Sandalow was in Beijing as part of the U.S.-China Strategic and Economic Dialogue, and the world’s two biggest greenhouse gas emitters have put clean energy technology on the top of their agendas.

Both sides agreed a deal to work together on ensuring the safety of the AP1000 nuclear reactor, designed by U.S.-based Westinghouse Electric, the first of which will finally be built in China in 2013.

With a long moratorium on new reactor projects in the United States, Westinghouse has looked to China as a shop window for its AP1000 designs.

Sandalow insisted Washington was not just waiting for the AP1000 to be tested in China, but was committed to restarting its stalled domestic nuclear programme as soon as possible.

He said fears that the United States was being left behind by China on clean energy were misplaced.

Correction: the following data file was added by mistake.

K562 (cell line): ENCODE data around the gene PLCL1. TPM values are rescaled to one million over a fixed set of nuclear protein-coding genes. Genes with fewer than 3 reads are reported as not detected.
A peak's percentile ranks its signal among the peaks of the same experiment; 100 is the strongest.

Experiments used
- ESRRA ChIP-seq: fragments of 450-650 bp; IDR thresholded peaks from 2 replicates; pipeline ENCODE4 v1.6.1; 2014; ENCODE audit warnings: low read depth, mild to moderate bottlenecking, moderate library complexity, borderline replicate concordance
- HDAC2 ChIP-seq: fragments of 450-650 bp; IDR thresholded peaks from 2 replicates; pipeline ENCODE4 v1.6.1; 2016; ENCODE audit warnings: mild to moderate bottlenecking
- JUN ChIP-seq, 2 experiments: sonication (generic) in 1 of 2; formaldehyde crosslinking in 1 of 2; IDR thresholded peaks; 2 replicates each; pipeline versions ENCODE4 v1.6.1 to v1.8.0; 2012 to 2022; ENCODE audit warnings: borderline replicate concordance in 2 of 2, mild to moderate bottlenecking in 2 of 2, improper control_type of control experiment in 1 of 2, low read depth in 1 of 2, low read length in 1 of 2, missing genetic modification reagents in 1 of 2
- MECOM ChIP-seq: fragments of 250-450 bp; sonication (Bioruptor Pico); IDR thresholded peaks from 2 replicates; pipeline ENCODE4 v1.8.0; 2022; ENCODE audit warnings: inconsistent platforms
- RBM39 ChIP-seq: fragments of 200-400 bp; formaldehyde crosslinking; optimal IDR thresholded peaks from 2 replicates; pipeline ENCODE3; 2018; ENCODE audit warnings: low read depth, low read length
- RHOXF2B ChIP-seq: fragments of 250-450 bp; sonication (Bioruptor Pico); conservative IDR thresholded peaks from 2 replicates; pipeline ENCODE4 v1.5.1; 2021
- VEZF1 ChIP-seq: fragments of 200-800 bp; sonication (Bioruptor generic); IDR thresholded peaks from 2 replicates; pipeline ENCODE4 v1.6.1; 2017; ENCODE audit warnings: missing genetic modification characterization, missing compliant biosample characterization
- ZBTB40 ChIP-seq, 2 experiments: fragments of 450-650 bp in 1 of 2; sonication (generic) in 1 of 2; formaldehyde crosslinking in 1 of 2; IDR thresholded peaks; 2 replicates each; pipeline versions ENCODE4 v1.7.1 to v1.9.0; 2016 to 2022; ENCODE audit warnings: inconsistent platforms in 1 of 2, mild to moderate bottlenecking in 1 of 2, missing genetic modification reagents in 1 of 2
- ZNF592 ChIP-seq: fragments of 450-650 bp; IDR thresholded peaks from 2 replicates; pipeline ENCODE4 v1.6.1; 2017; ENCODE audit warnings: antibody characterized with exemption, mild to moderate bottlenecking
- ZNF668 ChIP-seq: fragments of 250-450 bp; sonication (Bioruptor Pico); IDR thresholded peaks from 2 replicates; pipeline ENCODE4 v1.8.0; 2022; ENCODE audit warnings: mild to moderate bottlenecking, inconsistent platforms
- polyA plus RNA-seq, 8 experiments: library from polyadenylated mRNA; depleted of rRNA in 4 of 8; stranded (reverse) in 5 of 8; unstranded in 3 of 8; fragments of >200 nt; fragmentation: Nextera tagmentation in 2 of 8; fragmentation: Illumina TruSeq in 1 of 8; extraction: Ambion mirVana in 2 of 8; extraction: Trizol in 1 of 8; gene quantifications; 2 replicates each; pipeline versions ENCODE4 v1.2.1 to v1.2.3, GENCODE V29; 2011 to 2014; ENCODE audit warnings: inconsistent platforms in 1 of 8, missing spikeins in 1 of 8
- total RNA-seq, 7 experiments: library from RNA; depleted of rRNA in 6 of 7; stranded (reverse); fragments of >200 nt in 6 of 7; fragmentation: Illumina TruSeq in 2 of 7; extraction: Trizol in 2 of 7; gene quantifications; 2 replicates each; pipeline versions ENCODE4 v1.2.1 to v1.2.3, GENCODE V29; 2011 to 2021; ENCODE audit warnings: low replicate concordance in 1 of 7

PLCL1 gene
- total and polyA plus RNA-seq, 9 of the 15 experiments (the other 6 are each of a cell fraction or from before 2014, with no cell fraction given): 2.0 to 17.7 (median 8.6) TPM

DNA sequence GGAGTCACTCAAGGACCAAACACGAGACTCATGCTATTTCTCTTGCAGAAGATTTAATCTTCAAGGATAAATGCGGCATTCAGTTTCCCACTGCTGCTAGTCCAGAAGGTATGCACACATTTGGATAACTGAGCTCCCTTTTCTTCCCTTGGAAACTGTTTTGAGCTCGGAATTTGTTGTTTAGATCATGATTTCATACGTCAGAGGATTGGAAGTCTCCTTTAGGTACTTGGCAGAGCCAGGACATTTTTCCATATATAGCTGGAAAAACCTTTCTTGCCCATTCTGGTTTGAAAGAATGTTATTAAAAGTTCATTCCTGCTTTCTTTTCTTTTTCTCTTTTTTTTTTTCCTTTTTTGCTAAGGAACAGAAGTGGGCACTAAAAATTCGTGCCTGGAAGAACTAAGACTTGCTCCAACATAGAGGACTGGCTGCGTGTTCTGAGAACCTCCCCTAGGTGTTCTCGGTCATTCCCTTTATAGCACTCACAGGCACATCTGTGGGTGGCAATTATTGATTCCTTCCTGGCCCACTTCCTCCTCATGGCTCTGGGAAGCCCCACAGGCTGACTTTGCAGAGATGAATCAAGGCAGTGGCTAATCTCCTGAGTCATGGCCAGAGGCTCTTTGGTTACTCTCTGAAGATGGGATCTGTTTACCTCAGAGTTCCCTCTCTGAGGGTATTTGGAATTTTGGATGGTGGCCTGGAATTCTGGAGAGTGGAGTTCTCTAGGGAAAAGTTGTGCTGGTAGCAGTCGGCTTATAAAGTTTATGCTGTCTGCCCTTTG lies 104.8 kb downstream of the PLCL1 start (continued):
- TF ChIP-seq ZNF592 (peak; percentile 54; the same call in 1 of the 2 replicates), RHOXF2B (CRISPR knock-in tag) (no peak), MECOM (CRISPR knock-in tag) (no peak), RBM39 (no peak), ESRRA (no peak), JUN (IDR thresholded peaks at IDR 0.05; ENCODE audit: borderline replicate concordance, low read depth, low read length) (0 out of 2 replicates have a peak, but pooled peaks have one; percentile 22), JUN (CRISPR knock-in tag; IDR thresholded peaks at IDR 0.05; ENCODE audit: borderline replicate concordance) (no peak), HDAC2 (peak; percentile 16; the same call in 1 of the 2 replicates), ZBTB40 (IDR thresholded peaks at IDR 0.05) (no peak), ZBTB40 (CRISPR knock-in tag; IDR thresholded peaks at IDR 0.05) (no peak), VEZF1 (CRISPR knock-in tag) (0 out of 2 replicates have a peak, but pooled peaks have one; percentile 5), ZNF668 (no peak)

"It is good for the whole world that both are doing this. I don’t know that there is a lot of value in saying who is ahead in which technology but I think it is very important that both our countries continue to invest very heavily."

Environmental groups have expressed concern that the global fight against climate change and fossil fuel dependence was being stymied by trade issues, particularly between the United States and China. But Sandalow said progress had been made on easing frictions this week, and stressed that cooperation was just as important as competition.